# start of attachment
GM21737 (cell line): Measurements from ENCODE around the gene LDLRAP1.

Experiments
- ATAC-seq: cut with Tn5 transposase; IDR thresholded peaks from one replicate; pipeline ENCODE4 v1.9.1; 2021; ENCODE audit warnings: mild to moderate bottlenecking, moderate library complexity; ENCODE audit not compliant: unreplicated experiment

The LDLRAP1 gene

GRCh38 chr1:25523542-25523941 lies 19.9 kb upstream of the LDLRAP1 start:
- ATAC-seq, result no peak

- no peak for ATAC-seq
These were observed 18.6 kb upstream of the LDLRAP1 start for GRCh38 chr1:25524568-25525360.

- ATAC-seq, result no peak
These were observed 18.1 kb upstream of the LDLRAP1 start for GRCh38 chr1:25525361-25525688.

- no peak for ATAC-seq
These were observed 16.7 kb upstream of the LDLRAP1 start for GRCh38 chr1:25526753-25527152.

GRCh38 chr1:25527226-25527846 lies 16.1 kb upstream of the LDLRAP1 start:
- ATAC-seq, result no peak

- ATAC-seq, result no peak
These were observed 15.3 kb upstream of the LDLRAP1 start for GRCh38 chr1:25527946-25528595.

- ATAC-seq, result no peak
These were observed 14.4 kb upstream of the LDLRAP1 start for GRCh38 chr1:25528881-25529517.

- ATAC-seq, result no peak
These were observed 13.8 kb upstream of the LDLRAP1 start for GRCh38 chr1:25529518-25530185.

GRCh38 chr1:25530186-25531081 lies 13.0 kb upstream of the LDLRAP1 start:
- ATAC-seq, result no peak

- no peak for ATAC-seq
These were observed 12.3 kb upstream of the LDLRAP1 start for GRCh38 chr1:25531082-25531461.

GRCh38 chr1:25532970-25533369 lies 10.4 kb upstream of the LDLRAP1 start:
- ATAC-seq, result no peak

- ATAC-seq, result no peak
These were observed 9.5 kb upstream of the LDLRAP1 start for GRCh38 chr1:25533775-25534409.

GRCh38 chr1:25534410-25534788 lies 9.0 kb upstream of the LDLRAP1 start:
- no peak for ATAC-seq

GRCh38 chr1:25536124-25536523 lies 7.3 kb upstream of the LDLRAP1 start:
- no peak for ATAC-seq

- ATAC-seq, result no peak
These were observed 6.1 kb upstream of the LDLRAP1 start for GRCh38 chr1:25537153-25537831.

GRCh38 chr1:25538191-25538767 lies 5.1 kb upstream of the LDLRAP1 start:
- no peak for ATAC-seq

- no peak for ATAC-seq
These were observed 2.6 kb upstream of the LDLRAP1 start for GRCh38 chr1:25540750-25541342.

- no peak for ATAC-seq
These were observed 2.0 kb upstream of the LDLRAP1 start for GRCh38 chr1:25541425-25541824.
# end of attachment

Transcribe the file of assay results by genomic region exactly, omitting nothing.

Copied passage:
GM21737 (cell line): Measurements from ENCODE around the gene LDLRAP1.

Experiments
- ATAC-seq: cut with Tn5 transposase; IDR thresholded peaks from one replicate; pipeline ENCODE4 v1.9.1; 2021; ENCODE audit warnings: mild to moderate bottlenecking, moderate library complexity; ENCODE audit not compliant: unreplicated experiment

The LDLRAP1 gene

GRCh38 chr1:25523542-25523941 lies 19.9 kb upstream of the LDLRAP1 start:
- ATAC-seq, result no peak

- no peak for ATAC-seq
These were observed 18.6 kb upstream of the LDLRAP1 start for GRCh38 chr1:25524568-25525360.

- ATAC-seq, result no peak
These were observed 18.1 kb upstream of the LDLRAP1 start for GRCh38 chr1:25525361-25525688.

- no peak for ATAC-seq
These were observed 16.7 kb upstream of the LDLRAP1 start for GRCh38 chr1:25526753-25527152.

GRCh38 chr1:25527226-25527846 lies 16.1 kb upstream of the LDLRAP1 start:
- ATAC-seq, result no peak

- ATAC-seq, result no peak
These were observed 15.3 kb upstream of the LDLRAP1 start for GRCh38 chr1:25527946-25528595.

- ATAC-seq, result no peak
These were observed 14.4 kb upstream of the LDLRAP1 start for GRCh38 chr1:25528881-25529517.

- ATAC-seq, result no peak
These were observed 13.8 kb upstream of the LDLRAP1 start for GRCh38 chr1:25529518-25530185.

GRCh38 chr1:25530186-25531081 lies 13.0 kb upstream of the LDLRAP1 start:
- ATAC-seq, result no peak

- no peak for ATAC-seq
These were observed 12.3 kb upstream of the LDLRAP1 start for GRCh38 chr1:25531082-25531461.

GRCh38 chr1:25532970-25533369 lies 10.4 kb upstream of the LDLRAP1 start:
- ATAC-seq, result no peak

- ATAC-seq, result no peak
These were observed 9.5 kb upstream of the LDLRAP1 start for GRCh38 chr1:25533775-25534409.

GRCh38 chr1:25534410-25534788 lies 9.0 kb upstream of the LDLRAP1 start:
- no peak for ATAC-seq

GRCh38 chr1:25536124-25536523 lies 7.3 kb upstream of the LDLRAP1 start:
- no peak for ATAC-seq

- ATAC-seq, result no peak
These were observed 6.1 kb upstream of the LDLRAP1 start for GRCh38 chr1:25537153-25537831.

GRCh38 chr1:25538191-25538767 lies 5.1 kb upstream of the LDLRAP1 start:
- no peak for ATAC-seq

- no peak for ATAC-seq
These were observed 2.6 kb upstream of the LDLRAP1 start for GRCh38 chr1:25540750-25541342.

- no peak for ATAC-seq
These were observed 2.0 kb upstream of the LDLRAP1 start for GRCh38 chr1:25541425-25541824.